However, there are a variety of soil types under the layers of rocks in the Châteauneuf-du-Pape area. The famed Chateau Rayas, for example, does not have any galets and instead has a vineyard that is more classic-looking.

This is a perfect illustration of how the physical characteristics of the soil may influence the growth of grape vines, and even the quality of the wine produced from those grape wines.

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What Effects Soil Types Have on the Wines We Drink?

Profiling of the Soil

Another research that is carried out on vineyards all around the globe is soil profiling. The purpose of this investigation is to examine not just the top layers of the earth, but also all of the layers underneath them, including the manner in which they were produced as the world we know today was developed.

Grapevine roots may reach depths of up to fifteen feet, thus the layers under the surface can impact the flavor of wine as the vines tap into the different soil types, each of which affects how the vine develops and, eventually, how the grapes taste as they ripen.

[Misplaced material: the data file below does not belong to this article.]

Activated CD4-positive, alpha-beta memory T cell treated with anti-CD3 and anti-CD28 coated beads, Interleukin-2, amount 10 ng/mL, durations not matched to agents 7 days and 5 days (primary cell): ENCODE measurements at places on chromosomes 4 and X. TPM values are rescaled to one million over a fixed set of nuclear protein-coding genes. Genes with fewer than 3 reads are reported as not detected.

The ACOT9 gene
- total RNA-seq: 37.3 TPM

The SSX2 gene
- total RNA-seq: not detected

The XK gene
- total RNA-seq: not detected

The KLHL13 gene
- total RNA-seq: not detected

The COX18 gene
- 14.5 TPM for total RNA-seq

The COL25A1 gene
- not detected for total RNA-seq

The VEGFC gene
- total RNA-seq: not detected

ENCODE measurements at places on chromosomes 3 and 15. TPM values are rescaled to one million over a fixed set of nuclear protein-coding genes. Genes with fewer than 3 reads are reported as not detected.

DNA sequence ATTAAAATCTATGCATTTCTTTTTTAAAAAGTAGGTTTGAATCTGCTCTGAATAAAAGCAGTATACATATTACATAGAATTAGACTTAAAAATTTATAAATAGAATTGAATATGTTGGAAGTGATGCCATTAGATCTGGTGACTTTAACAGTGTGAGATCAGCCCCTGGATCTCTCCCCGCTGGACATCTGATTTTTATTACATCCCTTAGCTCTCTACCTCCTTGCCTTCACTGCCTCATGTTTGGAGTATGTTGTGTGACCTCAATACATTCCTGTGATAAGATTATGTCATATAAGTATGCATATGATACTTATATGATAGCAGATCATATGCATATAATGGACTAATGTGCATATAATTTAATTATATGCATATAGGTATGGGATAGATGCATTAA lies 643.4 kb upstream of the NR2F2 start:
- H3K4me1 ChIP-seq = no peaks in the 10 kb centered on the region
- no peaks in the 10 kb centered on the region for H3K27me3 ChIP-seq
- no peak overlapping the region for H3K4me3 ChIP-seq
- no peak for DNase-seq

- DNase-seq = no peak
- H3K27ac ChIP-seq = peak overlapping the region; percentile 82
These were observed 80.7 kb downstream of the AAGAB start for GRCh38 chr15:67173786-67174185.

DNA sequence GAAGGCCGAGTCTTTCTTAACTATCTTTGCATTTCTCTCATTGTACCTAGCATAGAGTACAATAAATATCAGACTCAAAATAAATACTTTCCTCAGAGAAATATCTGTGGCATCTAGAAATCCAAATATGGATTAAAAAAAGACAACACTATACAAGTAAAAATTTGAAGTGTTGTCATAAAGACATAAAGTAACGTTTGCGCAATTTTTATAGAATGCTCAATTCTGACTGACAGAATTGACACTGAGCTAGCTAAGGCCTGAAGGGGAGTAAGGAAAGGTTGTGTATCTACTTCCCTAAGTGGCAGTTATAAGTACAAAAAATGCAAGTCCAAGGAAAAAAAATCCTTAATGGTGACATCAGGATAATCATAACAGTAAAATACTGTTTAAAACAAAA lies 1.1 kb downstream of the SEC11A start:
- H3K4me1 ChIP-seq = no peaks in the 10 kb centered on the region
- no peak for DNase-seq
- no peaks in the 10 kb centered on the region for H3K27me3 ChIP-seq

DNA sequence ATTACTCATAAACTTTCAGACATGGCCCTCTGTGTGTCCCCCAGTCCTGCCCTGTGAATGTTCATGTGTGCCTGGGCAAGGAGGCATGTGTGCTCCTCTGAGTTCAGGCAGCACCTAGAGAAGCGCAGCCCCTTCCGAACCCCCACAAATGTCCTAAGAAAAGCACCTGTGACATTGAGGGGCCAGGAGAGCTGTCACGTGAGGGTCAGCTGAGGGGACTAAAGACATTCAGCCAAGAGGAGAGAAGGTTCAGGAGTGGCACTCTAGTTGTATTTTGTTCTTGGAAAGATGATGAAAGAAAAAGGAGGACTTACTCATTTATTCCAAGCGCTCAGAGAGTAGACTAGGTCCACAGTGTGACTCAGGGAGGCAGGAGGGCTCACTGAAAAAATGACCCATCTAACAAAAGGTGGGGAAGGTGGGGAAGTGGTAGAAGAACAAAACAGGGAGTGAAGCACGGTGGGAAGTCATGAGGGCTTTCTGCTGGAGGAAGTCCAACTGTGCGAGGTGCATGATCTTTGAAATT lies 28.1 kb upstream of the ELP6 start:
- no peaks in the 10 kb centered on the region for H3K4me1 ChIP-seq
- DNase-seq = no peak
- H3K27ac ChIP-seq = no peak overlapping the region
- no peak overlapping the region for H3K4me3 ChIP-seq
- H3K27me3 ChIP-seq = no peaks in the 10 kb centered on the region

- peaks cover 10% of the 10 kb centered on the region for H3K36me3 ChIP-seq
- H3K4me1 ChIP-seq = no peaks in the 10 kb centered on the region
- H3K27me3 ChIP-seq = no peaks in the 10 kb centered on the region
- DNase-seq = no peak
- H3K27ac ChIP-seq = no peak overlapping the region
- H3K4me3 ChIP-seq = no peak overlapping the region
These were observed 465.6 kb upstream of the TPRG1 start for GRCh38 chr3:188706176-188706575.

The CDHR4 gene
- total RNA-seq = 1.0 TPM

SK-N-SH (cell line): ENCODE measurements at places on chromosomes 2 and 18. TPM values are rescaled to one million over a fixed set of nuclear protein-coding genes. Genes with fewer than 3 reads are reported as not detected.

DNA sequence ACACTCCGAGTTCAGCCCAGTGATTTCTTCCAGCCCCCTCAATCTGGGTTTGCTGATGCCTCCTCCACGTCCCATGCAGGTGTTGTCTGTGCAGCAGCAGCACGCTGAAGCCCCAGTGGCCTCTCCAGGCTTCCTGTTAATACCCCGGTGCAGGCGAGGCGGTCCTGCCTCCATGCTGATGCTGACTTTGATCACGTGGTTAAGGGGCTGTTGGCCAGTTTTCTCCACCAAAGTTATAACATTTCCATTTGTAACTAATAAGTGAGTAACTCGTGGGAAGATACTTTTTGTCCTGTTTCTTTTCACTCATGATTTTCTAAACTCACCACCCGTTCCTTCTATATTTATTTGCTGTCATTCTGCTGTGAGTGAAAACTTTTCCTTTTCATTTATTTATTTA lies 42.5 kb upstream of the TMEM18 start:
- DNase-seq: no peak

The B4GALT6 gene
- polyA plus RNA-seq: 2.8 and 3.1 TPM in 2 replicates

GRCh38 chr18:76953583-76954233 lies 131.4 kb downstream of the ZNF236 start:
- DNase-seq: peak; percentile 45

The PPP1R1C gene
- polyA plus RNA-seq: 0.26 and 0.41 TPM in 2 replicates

This is typically attributed to the complexity of a wine made from grapes from extremely ancient vineyards, and it is considered to be the case as well.

During this stage, we begin to examine the chemical and biological components of soil. Without getting too scientific, the soil is made up of a range of different components that combine to form a cohesive whole.

These molecules contain the nutrients that the grapevine needs in order to develop successfully. However, grapevines thrive on soils that are not too rich in nutrients, but rather deficient in particular nutrients and well-balanced.

Nutrients are essential for grapevine growth and reproduction since they are required for growth and reproduction. However, when used in excess, it might have undesirable implications, such as the development of vegetative odors such as green beans.

Potassium deficiency in soil may cause problems with fruit ripening, resulting in the fruit not ripening correctly. A high level of salt in the soil might have detrimental consequences as well.

The pH levels of soil are another crucial factor that affects the vine’s capacity to absorb the nutrients that it needs to grow. When it comes to wine, you’ll hear a lot about pH levels being discussed.